Writing Advice From The Experts Part #3

You must be prepared to work always without applause. – Ernest Hemingway

Much of the wisdom available from established authors may be surprising in it’s honesty and straightforward nature. The reason this is likely true is the authors in question have had enough success that there is no need to candy coat the truths they have discovered in their experience. This is the final article in this series.

On Learning the Art of Writing

I learned to write by listening to people talk. I still feel that the best of my writing comes from having heard rather than having read. – Gayl Jones

You have to protect your writing time. You have to protect it to the death. – William Goldman

By writing much, one learns to write well. – Robert Southey

To produce a mighty work, you must choose a mighty theme. – Herman Melville

No tears in the writer, no tears in the reader. No surprise for the writer, no surprise for the reader. – Robert Frost

A writer’s job is to imagine everything so personally that the fiction is as vivid as memories. – John Irving

Plot springs from character…. I’ve always sort of believed that these people inside me — these characters — know who they are and what they’re about and what happens, and they need me to help get it down on paper because they don’t type. – Anne Lamott

In your writing, be strong, defiant, forbearing. Have a point to make and write to it. Dare to say what you want most to say, and say it as plainly as you can. Whether or not you write well, write bravely. – Bill Stout

Whenever you write, whatever you write, never make the mistake of assuming the audience is any less intelligent than you are. – Rod Serling

If the stories come to you, care for them. And learn to give them away where they are needed. – Barry Lopez

Write about it by day, and dream about it by night. – E. B. White

Any writer overwhelmingly honest about pleasing himself is almost sure to please others. – Marianne Moore

On Humor

When in doubt have a man come through a door with a gun in his hand. – Raymond Chandler

The humorous story is told gravely; the teller does his best to conceal the fact that he even dimly suspects that there is anything funny about it. – Mark Twain

On Naming Your Work

A good title should be like a good metaphor. It should intrigue without being too baffling or too obvious. – Walker Percy

The title to a work of writing is like a house’s front porch…. It should invite you to come on in. – Angela Giles Klocke

I hope you catch the sense that successful authors draw from the real stuff of life, keep things simple and well told. If you look closely, these authors keep a sense of humor about them and remain personable. These are admirable lessons to consider in your writing journey.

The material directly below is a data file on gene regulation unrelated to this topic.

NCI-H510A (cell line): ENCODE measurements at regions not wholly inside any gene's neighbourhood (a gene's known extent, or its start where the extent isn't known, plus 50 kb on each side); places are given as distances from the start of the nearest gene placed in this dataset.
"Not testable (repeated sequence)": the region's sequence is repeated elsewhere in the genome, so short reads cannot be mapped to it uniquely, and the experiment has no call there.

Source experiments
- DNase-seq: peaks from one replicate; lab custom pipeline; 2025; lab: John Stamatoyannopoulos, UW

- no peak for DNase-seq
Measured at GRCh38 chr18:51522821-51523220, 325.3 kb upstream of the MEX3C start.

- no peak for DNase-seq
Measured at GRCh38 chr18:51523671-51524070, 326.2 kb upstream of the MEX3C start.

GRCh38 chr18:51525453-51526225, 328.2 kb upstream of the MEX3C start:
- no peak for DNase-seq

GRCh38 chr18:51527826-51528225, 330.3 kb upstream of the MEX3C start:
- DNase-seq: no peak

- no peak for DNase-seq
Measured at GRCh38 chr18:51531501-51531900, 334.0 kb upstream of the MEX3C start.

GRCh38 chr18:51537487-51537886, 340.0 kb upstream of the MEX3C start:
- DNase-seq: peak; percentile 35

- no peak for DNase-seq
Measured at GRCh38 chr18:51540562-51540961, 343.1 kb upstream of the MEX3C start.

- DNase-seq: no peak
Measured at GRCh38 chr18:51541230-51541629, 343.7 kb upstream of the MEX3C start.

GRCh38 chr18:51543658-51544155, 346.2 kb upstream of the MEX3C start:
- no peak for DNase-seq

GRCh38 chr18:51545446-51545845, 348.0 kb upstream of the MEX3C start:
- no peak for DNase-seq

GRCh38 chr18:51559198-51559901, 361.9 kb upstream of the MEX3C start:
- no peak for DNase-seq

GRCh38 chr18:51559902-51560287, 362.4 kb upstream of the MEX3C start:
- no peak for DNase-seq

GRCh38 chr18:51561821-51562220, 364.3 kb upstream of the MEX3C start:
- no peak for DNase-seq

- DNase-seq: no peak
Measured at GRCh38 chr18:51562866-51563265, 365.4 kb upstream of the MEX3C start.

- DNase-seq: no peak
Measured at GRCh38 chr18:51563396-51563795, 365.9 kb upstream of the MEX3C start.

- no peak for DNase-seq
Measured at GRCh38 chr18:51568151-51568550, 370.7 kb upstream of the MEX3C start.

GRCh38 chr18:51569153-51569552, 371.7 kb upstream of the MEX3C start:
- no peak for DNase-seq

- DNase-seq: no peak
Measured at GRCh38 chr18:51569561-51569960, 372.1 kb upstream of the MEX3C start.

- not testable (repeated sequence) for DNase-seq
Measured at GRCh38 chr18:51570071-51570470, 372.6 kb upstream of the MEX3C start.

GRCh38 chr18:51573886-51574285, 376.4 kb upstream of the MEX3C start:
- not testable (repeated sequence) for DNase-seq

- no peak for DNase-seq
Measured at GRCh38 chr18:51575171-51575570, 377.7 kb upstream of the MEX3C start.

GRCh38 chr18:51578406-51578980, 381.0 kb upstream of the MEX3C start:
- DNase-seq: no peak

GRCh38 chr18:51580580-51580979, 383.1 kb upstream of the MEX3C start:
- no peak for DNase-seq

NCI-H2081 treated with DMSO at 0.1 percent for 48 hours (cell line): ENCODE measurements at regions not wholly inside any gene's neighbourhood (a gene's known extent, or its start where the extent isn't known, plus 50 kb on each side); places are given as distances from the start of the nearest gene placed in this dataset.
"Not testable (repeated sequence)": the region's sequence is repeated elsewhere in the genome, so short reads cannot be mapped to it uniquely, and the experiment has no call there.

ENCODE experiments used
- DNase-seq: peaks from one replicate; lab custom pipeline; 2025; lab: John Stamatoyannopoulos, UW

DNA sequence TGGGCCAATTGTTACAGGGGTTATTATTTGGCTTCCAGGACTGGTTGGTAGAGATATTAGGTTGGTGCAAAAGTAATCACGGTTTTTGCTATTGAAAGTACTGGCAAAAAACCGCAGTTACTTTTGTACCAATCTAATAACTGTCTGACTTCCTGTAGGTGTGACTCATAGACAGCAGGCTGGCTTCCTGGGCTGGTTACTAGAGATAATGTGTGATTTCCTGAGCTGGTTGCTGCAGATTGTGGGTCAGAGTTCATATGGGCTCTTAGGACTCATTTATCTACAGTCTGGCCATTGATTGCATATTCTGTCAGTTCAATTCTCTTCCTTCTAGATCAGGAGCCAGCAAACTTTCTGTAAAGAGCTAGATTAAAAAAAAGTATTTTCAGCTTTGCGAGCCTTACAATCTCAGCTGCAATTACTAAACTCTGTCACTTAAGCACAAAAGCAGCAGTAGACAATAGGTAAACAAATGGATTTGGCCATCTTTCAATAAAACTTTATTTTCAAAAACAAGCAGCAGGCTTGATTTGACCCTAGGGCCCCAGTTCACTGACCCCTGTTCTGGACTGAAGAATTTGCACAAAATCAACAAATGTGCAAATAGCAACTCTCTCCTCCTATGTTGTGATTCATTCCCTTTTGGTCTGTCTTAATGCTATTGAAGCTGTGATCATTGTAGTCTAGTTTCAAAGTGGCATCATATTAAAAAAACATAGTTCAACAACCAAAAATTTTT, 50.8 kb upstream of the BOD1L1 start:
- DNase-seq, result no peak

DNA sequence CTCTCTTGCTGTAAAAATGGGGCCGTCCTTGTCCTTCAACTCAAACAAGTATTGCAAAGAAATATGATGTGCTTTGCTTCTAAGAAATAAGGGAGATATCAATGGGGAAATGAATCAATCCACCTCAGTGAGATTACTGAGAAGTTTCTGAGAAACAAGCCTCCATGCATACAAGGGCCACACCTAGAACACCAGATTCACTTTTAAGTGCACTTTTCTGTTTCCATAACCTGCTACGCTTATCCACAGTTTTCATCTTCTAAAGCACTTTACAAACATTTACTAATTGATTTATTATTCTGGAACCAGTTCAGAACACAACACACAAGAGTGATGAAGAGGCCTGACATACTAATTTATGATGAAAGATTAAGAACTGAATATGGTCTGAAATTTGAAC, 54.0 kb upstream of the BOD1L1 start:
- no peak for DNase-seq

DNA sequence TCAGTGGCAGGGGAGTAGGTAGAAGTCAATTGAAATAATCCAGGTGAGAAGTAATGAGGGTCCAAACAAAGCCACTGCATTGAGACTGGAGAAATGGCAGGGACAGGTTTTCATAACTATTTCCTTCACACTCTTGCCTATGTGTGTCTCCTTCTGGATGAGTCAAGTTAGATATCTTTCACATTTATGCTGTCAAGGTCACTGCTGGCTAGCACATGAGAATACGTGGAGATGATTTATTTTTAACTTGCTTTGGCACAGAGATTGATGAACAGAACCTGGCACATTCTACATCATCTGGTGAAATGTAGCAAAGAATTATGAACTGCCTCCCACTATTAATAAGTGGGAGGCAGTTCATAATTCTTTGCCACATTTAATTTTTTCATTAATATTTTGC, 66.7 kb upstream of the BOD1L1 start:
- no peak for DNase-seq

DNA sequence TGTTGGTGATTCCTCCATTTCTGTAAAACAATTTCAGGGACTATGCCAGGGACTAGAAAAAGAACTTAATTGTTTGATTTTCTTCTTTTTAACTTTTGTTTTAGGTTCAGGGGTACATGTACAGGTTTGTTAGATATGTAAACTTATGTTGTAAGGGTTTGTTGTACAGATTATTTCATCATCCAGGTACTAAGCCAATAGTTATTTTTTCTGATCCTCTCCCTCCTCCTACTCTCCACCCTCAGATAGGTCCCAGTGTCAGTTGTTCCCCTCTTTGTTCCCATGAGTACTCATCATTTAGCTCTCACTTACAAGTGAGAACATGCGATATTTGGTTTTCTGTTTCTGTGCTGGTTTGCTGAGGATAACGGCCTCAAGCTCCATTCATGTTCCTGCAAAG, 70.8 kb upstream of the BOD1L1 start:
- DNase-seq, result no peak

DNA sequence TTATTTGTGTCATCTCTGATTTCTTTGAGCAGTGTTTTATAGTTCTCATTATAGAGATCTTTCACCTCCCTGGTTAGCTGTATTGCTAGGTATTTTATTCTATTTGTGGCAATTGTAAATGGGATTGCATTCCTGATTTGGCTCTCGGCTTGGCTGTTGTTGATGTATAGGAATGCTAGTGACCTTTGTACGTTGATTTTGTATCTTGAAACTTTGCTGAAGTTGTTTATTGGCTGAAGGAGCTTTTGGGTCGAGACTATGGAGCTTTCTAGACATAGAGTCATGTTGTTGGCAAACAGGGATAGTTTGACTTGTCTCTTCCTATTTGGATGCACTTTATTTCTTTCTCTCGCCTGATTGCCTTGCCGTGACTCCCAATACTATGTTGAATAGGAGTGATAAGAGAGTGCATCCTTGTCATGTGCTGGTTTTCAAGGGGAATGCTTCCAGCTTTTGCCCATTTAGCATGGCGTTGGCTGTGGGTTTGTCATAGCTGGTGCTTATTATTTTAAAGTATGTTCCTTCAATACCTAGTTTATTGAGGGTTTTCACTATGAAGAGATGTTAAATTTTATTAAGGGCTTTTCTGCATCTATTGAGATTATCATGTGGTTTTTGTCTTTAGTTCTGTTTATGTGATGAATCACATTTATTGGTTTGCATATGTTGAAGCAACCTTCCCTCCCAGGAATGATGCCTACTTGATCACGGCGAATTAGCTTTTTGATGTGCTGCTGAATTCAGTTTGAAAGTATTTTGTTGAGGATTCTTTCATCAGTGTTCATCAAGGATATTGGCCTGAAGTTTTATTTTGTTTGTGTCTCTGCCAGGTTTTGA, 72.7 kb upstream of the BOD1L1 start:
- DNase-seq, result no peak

Writing Advice From The Experts Part #2

The most valuable of talents is never using two words when one will do. – Thomas Jefferson

There are many books that provide tips and guidance for publishing success. This series of articles takes you directly to a trusted source of wisdom – established authors. The hope is the experiences they have encountered will assist you in your writing objectives.

On Editing

There is but one art, to omit! – Robert Louis Stevenson

A sentence should contain no unnecessary words, a paragraph no unnecessary sentences, for the same reason that a drawing should have no unnecessary lines and a machine no unnecessary parts. – William Strunk, Jr., from The Elements of Style

My most important piece of advice to all you would-be writers: when you write, try to leave out all the parts readers skip. – Elmore Leonard

The great art of writing is knowing when to stop. – Josh Billings

As to the adjective, when in doubt, strike it out. — Mark Twain

When rewriting, move quickly. It’s a little like cutting your own hair. – Robert Stone

Put it before them briefly so they will read it, clearly so they will appreciate it, picturesquely so they will remember it and, above all, accurately so they will be guided by its light. – Joseph Pulitzer

On Writer’s Block

If you are in difficulties with a book, try the element of surprise: attack it an hour when it isn’t expecting it. – H. G. Wells

On Motivation

Better to write for yourself and have no public, than to write for the public and have no self. – Cyril Connolly

The most original thing a writer can do is write like himself. It is also the most difficult task. – Robertson Davies

If you wish to be a writer, write. – Epictetus

Talent is helpful in writing, but guts are absolutely essential. – Jessamyn West

You write about the thing that sank its teeth into you and wouldn’t let go. – Paul West

Writing – Job or Hobby?

Writing is a part of everyone’s life. Every one of us has had to write an article, a composition or a letter to a loved one, at least once in our lives. In schools, it is as common task as learning how to count or memorize multiplication tables. Yet as people grow old, some continue on to write until old age while some completely shun writing as if it’s a burden one needs to keep away from as much as possible. The difference between who you are among the two is how you answer the question, “Is writing a hobby or a job for you?” The answer you give could tell you of your perspective of the written form of art.

Job or Hobby?
When does writing become a job then? Some may think that when you get paid then it becomes work. But why then did the great poets of times past who died miserable, alone and broke continued to write until they were on their deathbed? By this example alone you could deduce that writing may still be a hobby even if you are great author as long as the passion and the love for writing is there. But once other factors affect that passion for writing then it’s a different story altogether. Apparently, some great writers have been burned out at least one time in their lives because of the pressure to beat the deadline, the anxiety of having to please the readers and the dreadful idea of not living up to the expectations that surrounds a best-selling writer.

Searching for the Reasons Why One Writes